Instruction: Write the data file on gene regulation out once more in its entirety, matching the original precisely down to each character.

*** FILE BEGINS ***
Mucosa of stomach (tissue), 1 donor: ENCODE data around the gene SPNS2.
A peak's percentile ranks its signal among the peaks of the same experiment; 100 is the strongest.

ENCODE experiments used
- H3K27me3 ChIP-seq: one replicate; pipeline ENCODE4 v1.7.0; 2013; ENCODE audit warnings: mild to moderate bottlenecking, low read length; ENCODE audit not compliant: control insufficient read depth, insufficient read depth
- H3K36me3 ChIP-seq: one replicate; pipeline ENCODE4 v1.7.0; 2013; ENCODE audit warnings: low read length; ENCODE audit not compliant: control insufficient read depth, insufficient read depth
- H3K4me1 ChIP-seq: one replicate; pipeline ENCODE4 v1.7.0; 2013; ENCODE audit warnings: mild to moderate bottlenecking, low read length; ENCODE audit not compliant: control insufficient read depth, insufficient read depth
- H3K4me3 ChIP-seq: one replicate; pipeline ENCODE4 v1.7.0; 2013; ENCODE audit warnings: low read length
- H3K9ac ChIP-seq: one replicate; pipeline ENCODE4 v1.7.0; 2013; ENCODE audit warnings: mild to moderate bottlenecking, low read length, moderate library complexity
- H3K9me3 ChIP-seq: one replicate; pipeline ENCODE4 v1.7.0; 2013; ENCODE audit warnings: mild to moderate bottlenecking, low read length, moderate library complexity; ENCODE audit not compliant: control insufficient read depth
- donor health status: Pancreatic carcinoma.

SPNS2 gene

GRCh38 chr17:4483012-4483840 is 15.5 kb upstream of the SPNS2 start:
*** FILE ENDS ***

Mucosa of stomach (tissue), 1 donor: ENCODE data around the gene SPNS2.
A peak's percentile ranks its signal among the peaks of the same experiment; 100 is the strongest.

ENCODE experiments used
- H3K27me3 ChIP-seq: one replicate; pipeline ENCODE4 v1.7.0; 2013; ENCODE audit warnings: mild to moderate bottlenecking, low read length; ENCODE audit not compliant: control insufficient read depth, insufficient read depth
- H3K36me3 ChIP-seq: one replicate; pipeline ENCODE4 v1.7.0; 2013; ENCODE audit warnings: low read length; ENCODE audit not compliant: control insufficient read depth, insufficient read depth
- H3K4me1 ChIP-seq: one replicate; pipeline ENCODE4 v1.7.0; 2013; ENCODE audit warnings: mild to moderate bottlenecking, low read length; ENCODE audit not compliant: control insufficient read depth, insufficient read depth
- H3K4me3 ChIP-seq: one replicate; pipeline ENCODE4 v1.7.0; 2013; ENCODE audit warnings: low read length
- H3K9ac ChIP-seq: one replicate; pipeline ENCODE4 v1.7.0; 2013; ENCODE audit warnings: mild to moderate bottlenecking, low read length, moderate library complexity
- H3K9me3 ChIP-seq: one replicate; pipeline ENCODE4 v1.7.0; 2013; ENCODE audit warnings: mild to moderate bottlenecking, low read length, moderate library complexity; ENCODE audit not compliant: control insufficient read depth
- donor health status: Pancreatic carcinoma.

SPNS2 gene

GRCh38 chr17:4483012-4483840 is 15.5 kb upstream of the SPNS2 start: